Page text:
Companies talk about market ‘share’ or being a market ‘leader’, and as we know, a leadership role is rarely a stagnant position. Being a leader is also defined differently – for some it is about having the largest stake, highest profit-margins, most assets, or simply highest customer retention and client segments. For others,it is about the long-term growth trajectory, sustained and shifted over time and isn’t a short-term sprint to the next opportunity.
For your company to be a leading firm, you need to understand your strengths and be honest on your capacity to adapt / shift to the market priorities. In today’s economy, priorities are on impact and purpose, which are seamlessly interwoven with high investment returns. It’s okay if you don’t know how to do it – it’s new for many firms.
Emerging markets are the hot topic, particularly Sub-Saharan Africa and West Africa. The question is why is this an interest for Forbes100 companies and for FinTech investors in these complex markets?
Honest evaluation:Is it to fit the demand from their clients for sustainable products and contribute to global prosperity; or is it to achieve a greater market share and be the first-mover in a specific African country?First,we, as individuals and companies, should be honest with our goals and why we change our business models. That is how you start to make money, sustainably.
Your skills in comparison to others:Comparative advantage is not only about strength, it’s about agility in the market. The question is, how will companies adapt to the new target of sustainability? The impact-driven ecosystem is still being defined and at infancy on a corporate level, despite the concept having around for decades.
A small side note on the history of sustainability. The concept of sustainable development(which includes prosperity)evolved overtime and isn’ta new economic thought.It started before the 19thcentury and is rooted in our human nature to help. The theories further evolved with religion or spiritual writings, such as Buddhism, and was formalised in the mid-1900s, when the United Nations was officially created.
Therefore, corporate sustainability isn’t a newly invented business term. It is the fruit of decades of commitments, debates,and leaders coming together with the common goal of tackling pressing humanitarian, social and economic issues. Overall, people coming together to contribute to global prosperity.
Let’s stop – pause – and think, how we can both grow and contribute to prosperity.
What am I good at as a company? How will I addvalue and increase the ROI (return on investment) for my investors with sustainable products? What is my market strategy to enter in Nigeria or emerging markets? How agile are my people and management to adapt in to this new context?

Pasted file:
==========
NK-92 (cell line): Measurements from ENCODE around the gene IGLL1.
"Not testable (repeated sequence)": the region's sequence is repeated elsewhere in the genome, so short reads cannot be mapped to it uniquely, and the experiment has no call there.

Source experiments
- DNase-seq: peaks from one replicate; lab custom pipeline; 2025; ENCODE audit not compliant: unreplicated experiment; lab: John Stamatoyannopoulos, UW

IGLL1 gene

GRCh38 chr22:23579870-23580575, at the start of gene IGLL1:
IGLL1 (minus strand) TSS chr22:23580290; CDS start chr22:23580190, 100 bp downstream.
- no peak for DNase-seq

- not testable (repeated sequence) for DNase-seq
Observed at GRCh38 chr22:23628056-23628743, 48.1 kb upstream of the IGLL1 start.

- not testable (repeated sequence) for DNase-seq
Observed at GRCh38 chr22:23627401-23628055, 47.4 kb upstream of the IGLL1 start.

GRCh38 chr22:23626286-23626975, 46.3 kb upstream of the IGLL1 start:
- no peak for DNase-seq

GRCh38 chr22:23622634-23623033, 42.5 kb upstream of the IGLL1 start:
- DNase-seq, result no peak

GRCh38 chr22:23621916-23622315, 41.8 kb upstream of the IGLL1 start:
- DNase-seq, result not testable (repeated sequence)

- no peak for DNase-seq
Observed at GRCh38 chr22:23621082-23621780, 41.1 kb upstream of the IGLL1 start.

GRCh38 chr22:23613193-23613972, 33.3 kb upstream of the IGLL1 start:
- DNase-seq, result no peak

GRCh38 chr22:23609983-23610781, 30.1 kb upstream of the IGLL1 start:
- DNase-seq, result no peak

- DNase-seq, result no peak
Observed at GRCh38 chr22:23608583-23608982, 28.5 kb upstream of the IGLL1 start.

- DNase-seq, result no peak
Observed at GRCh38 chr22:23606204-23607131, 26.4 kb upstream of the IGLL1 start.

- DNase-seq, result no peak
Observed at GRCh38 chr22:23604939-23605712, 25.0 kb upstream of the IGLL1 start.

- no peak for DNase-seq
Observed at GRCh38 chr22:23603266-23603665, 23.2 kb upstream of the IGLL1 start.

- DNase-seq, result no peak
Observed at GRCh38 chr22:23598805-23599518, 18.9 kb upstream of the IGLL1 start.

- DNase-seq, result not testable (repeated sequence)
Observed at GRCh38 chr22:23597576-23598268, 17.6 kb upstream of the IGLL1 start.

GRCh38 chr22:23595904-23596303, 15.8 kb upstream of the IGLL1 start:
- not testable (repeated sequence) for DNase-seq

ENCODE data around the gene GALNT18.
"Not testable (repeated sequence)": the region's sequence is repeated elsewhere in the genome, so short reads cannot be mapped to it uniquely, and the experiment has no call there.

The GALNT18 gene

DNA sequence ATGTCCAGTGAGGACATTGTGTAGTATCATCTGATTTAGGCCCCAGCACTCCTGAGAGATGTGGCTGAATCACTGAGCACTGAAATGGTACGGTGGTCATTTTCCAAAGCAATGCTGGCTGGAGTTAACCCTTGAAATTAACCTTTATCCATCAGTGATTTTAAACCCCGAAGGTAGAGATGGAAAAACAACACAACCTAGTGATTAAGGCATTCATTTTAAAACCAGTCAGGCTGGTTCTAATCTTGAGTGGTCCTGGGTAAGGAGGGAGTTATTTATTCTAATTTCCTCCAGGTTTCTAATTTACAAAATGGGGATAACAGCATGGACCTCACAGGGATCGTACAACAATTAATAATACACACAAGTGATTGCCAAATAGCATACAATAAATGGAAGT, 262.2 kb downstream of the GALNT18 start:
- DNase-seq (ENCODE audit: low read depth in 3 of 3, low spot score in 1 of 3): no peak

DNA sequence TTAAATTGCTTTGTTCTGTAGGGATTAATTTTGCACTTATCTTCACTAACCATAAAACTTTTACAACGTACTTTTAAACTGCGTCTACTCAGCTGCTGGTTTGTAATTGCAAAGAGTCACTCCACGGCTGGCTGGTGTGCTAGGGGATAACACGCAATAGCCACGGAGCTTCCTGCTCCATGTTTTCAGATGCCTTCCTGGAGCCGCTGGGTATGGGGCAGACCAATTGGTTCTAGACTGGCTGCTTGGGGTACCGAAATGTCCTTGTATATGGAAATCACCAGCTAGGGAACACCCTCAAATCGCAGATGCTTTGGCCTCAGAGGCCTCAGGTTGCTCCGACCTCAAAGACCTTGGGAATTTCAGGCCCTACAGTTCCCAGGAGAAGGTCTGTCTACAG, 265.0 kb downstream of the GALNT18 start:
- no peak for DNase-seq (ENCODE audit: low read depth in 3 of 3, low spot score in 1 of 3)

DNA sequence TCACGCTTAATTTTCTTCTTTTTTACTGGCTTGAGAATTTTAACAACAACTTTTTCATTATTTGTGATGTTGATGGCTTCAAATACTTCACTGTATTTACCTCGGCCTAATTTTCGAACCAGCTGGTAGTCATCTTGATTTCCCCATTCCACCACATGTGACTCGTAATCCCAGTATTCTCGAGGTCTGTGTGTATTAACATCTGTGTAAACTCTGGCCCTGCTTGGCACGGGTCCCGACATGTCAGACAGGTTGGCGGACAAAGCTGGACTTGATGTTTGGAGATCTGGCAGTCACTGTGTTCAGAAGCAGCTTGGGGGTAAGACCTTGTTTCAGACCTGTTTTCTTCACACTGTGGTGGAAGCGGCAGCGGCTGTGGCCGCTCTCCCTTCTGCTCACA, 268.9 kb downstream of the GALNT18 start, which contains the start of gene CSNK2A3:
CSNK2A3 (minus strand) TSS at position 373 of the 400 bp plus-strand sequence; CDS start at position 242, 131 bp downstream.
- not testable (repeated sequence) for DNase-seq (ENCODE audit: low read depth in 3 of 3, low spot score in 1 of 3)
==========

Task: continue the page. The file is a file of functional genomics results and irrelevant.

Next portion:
It is not a new era, such as the digital era, where companies ‘would like to’ incorporate a social strategy to their business model. It is an overall shift in how markets and governments are interlinked, tied with a common thread of sustainable growth – that is rooted in our values as human-beings to do better in this world.
“Making your business model sustainable is now the big topic – and finding a way to do it meaningfully, without impacting your bottom-line is the struggle the market is seeing.”
Trust your investment:Economic prosperity can be achieved once we understand our individual values and communicate them – as discussed in the previous column of GrowthView “Economic benefit of collaboration – A value not shared in the game of monopoly”.
The foundation of investments is trust.
The same applies when we elect someone into office, there is an intrinsic value of trust. Do you trust your representative to engage on your behalf? Are your values aligned to the values of your government? Without trust, we cannot achieve either growth or prosperity.
Shareholders are shifting their investments in stock markets, away from equity investments and increasingly turning them towards sustainable and impactful investments. So, for them to trust your company, be consistent.
“Our choices and decisions as individuals, aligned with our values will drive tangible change in our economies – both in Nigeria and internationally.”
Choose clear Impact & Profit goals:Health, educationand women economic empowerment contribute to both prosperity and growth. These sectors are measurable and tangible. As individuals, let’s communicate these priorities to help donors, corporates and governments turn their investment priorities to these growth sectors. Be consistent and take a long-term view.
“What” to fund and “where”, are the big questions posed by c-levels, as they see the equity market dipping and UHNW (ultra-high net worth) investors asking for their money to achieve a social and economic impact.
In sum, prosperity and growth go hand in hand,as long as we communicate and take our time in building-out sustainable investments. It is for companies to identify the high-return sectors, that will benefit from the local skills,viable demand and comparative advantage globally.
- Evaluate your company honestly
- Identify your unique skills
- Build trust with Investors
- Be consistent
- Sustainable investments take time